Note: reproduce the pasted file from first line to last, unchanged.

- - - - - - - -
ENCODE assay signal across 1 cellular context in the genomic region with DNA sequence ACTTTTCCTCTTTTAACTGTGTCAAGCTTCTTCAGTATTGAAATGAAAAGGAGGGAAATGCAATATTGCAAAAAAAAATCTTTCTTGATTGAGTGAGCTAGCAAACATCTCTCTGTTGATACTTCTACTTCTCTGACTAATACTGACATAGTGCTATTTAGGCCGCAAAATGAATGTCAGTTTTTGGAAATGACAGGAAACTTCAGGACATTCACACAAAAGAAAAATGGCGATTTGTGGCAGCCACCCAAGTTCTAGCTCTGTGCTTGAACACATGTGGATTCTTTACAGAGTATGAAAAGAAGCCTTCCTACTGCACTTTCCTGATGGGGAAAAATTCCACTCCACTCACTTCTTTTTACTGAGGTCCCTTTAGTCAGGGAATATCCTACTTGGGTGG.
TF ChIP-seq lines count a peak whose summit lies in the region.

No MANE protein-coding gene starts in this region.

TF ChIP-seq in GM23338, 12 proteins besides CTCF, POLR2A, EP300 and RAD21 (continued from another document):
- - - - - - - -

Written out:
ENCODE assay signal across 1 cellular context in the genomic region with DNA sequence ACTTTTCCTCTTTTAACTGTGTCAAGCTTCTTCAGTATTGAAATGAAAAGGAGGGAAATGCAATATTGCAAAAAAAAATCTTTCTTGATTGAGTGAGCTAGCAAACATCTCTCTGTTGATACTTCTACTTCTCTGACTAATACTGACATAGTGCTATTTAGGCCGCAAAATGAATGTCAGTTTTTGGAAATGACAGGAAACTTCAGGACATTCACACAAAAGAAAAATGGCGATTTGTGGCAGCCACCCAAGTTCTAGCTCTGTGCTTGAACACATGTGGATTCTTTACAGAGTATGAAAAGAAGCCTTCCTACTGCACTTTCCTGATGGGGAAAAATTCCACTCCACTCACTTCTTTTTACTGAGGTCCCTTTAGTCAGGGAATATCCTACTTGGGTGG.
TF ChIP-seq lines count a peak whose summit lies in the region.

No MANE protein-coding gene starts in this region.

TF ChIP-seq in GM23338, 12 proteins besides CTCF, POLR2A, EP300 and RAD21 (continued from another document):